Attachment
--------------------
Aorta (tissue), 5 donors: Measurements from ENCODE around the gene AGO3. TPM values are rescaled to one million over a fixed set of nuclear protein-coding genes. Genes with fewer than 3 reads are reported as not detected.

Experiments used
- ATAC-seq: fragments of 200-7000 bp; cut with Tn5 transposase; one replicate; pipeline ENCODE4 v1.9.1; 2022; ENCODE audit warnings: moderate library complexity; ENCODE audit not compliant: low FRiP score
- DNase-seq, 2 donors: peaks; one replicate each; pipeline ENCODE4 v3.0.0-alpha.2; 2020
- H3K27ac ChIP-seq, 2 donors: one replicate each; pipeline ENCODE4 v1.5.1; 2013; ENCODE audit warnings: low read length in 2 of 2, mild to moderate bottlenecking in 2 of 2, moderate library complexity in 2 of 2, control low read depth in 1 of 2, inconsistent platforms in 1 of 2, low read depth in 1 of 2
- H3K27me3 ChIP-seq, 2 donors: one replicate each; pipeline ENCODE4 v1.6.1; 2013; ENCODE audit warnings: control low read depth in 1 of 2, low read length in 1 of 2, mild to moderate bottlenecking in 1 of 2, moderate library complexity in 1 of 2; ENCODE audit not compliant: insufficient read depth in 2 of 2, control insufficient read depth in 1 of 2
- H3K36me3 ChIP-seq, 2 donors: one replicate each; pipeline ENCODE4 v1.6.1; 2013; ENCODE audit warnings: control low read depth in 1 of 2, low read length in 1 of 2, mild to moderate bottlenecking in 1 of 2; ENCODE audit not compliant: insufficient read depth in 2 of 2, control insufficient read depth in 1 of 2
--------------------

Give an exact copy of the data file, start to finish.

Aorta (tissue), 5 donors: Measurements from ENCODE around the gene AGO3. TPM values are rescaled to one million over a fixed set of nuclear protein-coding genes. Genes with fewer than 3 reads are reported as not detected.

Experiments used
- ATAC-seq: fragments of 200-7000 bp; cut with Tn5 transposase; one replicate; pipeline ENCODE4 v1.9.1; 2022; ENCODE audit warnings: moderate library complexity; ENCODE audit not compliant: low FRiP score
- DNase-seq, 2 donors: peaks; one replicate each; pipeline ENCODE4 v3.0.0-alpha.2; 2020
- H3K27ac ChIP-seq, 2 donors: one replicate each; pipeline ENCODE4 v1.5.1; 2013; ENCODE audit warnings: low read length in 2 of 2, mild to moderate bottlenecking in 2 of 2, moderate library complexity in 2 of 2, control low read depth in 1 of 2, inconsistent platforms in 1 of 2, low read depth in 1 of 2
- H3K27me3 ChIP-seq, 2 donors: one replicate each; pipeline ENCODE4 v1.6.1; 2013; ENCODE audit warnings: control low read depth in 1 of 2, low read length in 1 of 2, mild to moderate bottlenecking in 1 of 2, moderate library complexity in 1 of 2; ENCODE audit not compliant: insufficient read depth in 2 of 2, control insufficient read depth in 1 of 2
- H3K36me3 ChIP-seq, 2 donors: one replicate each; pipeline ENCODE4 v1.6.1; 2013; ENCODE audit warnings: control low read depth in 1 of 2, low read length in 1 of 2, mild to moderate bottlenecking in 1 of 2; ENCODE audit not compliant: insufficient read depth in 2 of 2, control insufficient read depth in 1 of 2